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You will see in the picture below that I have selected 3 areas. The Duration has been set to 20.
The Color has been changed to red and that I have selected Pure Color?

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Now add this to the start of the timeline on track Video1. This has created a 20 second placeholder, which the end user will later replace with a video.
In the case of my Grand Canyon video this was the view of the canyon from the helicopter.

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Now click the PIP tab and create a grey colour block 3 seconds long and place it at the start of track video1

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Place another identical 3-second long grey colour block on track video1 so that it ends at the 20 second mark.
Now create a light grey colour block

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16 seconds long and place it onto video2 so that it starts 2 seconds in as shown below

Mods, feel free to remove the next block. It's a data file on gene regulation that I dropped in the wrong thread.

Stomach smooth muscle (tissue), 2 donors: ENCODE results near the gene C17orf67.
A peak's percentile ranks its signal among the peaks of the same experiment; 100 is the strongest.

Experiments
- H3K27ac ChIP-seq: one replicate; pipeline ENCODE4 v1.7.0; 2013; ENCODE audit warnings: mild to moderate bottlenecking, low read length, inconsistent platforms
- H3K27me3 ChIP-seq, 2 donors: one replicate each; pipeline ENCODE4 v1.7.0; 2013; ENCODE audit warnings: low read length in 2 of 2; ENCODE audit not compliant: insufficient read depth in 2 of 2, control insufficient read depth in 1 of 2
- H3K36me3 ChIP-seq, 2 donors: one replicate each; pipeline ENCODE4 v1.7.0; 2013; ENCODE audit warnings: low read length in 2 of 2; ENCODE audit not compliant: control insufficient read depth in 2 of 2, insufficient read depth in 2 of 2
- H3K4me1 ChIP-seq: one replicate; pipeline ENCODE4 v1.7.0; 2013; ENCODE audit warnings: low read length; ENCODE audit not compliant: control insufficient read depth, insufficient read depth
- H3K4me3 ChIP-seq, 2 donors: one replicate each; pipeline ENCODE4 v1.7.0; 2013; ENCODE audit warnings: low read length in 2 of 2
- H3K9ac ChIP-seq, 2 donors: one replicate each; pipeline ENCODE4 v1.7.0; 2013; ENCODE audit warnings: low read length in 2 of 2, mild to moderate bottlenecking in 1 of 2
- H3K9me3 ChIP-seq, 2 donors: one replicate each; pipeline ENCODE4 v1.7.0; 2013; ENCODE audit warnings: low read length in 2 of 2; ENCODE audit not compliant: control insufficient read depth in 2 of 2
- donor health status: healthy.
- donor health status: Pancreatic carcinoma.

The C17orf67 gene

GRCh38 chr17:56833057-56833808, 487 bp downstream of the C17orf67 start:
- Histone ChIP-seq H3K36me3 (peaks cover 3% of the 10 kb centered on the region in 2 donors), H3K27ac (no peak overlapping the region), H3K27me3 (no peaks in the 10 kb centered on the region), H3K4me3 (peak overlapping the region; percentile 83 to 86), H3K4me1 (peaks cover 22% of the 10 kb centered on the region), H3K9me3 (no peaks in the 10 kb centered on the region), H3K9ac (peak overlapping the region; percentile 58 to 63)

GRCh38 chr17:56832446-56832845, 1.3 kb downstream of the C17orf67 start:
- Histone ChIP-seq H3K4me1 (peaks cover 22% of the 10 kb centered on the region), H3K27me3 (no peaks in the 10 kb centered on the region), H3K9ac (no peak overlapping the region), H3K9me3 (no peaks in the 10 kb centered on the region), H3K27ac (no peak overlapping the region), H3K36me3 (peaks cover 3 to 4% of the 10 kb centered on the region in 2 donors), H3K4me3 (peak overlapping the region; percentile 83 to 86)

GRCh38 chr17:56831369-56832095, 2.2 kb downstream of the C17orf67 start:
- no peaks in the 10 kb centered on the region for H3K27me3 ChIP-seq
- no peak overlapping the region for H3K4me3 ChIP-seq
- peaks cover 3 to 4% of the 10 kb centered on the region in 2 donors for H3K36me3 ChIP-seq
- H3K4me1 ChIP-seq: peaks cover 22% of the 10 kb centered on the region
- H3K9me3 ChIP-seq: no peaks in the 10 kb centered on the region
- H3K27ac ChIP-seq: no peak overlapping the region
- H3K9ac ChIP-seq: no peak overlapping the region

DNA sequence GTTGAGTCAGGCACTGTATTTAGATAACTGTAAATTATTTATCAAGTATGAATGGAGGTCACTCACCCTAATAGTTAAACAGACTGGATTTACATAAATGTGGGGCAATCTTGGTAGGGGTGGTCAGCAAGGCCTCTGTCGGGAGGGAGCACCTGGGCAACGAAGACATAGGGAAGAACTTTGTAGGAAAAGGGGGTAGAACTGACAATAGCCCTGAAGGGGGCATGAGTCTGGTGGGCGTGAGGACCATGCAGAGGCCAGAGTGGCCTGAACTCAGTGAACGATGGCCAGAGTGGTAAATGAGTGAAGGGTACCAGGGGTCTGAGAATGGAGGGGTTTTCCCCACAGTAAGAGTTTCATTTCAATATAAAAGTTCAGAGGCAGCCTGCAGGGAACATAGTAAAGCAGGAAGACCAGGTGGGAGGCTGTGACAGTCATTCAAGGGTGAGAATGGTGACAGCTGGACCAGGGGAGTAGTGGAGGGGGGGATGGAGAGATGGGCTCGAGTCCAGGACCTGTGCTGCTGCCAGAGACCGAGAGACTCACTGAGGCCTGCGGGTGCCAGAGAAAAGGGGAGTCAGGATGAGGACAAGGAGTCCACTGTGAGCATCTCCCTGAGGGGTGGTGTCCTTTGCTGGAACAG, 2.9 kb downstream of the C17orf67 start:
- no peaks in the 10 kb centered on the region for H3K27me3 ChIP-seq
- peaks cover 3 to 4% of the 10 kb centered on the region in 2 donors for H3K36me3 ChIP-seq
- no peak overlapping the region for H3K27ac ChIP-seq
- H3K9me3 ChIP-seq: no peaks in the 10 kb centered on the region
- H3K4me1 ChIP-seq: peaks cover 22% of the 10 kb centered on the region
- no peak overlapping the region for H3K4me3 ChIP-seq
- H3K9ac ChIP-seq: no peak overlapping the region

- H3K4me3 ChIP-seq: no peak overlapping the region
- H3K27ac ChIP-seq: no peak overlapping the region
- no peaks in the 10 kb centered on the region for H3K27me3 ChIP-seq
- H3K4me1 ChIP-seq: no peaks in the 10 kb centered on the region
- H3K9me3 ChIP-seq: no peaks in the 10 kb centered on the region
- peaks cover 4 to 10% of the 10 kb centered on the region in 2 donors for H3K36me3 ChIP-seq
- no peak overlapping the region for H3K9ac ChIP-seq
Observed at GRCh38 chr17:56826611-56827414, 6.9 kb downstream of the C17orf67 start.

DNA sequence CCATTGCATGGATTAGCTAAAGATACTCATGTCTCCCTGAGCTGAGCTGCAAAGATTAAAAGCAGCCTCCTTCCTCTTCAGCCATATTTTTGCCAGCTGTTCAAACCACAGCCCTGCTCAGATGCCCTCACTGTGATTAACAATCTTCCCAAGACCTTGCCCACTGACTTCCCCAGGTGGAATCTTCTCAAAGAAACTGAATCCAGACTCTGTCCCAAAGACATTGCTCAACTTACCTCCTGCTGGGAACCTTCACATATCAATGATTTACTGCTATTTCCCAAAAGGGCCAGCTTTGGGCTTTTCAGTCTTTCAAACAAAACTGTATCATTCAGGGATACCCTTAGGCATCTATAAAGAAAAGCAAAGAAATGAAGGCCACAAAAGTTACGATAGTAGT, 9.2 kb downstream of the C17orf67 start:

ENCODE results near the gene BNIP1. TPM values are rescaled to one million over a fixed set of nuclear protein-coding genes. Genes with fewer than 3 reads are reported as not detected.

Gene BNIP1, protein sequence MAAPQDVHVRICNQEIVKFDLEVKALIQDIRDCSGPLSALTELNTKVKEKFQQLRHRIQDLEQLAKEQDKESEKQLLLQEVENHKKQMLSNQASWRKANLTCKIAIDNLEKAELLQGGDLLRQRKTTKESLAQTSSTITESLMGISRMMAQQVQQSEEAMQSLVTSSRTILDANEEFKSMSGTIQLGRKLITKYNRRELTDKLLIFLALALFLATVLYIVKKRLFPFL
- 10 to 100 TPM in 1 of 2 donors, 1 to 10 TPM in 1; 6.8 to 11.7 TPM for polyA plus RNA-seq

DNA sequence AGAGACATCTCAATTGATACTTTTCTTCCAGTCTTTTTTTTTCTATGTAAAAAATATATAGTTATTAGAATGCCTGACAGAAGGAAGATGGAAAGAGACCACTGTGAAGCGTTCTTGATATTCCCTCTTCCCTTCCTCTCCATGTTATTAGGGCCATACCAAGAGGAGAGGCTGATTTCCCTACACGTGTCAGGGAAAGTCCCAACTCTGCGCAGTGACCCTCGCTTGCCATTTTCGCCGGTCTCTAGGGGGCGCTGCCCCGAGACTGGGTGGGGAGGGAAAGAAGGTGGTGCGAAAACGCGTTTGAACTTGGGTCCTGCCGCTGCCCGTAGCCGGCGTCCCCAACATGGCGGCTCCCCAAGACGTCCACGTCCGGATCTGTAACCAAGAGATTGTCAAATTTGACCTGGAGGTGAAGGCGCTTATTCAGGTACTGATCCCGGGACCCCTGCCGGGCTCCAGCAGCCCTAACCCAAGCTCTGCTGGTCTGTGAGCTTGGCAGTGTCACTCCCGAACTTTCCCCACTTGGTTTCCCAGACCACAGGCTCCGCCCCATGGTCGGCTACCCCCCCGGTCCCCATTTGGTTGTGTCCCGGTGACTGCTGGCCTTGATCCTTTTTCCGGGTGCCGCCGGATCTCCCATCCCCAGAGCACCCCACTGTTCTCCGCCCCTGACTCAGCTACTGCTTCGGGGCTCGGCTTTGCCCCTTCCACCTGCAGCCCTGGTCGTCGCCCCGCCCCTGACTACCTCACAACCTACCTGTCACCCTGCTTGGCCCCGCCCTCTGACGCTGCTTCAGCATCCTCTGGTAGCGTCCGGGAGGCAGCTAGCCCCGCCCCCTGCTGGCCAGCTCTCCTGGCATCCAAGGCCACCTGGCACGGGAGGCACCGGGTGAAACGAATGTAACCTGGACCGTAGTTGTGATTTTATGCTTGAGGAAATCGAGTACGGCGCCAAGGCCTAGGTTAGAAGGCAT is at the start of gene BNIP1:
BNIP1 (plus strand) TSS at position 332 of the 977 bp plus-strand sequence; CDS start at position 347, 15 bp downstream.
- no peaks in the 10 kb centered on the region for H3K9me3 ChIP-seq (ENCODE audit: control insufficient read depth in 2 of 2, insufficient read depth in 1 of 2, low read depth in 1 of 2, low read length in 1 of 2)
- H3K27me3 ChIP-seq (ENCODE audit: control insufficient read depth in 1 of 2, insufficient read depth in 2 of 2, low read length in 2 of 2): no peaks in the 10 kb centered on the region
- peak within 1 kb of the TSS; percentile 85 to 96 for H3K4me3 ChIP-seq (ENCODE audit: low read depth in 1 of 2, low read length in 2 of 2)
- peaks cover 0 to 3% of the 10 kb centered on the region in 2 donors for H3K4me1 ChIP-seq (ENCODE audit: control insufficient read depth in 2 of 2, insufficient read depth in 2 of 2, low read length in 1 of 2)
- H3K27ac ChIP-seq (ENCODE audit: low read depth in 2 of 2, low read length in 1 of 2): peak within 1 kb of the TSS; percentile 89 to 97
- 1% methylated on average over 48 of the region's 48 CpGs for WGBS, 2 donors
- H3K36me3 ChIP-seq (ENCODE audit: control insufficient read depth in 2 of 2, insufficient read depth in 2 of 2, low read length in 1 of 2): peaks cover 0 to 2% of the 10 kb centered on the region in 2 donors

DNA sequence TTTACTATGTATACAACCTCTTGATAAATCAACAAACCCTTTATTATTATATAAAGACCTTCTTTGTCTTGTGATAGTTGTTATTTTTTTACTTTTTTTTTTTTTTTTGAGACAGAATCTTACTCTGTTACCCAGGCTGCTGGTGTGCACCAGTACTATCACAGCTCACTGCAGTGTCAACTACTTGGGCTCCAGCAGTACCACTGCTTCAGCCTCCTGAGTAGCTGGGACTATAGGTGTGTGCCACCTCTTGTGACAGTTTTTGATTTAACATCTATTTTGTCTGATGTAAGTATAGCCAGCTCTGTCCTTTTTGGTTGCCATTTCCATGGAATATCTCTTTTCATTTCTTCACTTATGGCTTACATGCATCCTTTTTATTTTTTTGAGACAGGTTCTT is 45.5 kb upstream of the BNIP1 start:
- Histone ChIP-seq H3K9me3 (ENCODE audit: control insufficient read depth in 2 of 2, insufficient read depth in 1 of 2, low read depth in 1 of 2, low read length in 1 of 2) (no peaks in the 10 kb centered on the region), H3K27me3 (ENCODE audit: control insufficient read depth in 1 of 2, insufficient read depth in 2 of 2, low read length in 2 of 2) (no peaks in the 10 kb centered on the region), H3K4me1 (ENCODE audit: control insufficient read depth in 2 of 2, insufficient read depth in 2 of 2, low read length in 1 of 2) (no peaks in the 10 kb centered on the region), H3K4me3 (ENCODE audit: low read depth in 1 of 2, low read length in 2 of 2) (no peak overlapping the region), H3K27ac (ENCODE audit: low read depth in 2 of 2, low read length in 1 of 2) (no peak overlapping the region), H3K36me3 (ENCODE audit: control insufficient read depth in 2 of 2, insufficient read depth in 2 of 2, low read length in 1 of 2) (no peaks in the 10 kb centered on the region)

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Drag the top colour block straight down onto video1 and this will create a 1 second transition at either end.
Now select the Transition Effects, clock and then Twist-Clock. Drag that transition over the two transition points as shown below

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If you play this timeline you should see the clock transition as depicted in the above preview screen.

In Video Editor select the PIP Timeline and select the Insert Image button. Go to your newly created PNG picture
And then insert it onto track Video2 above the first transition. Drag the right hand edge of the PNG picture so that it finishes at the end of the second transition.
See the picture below.

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Test the timeline by playing it and you should now see the following wheel effect at the transition points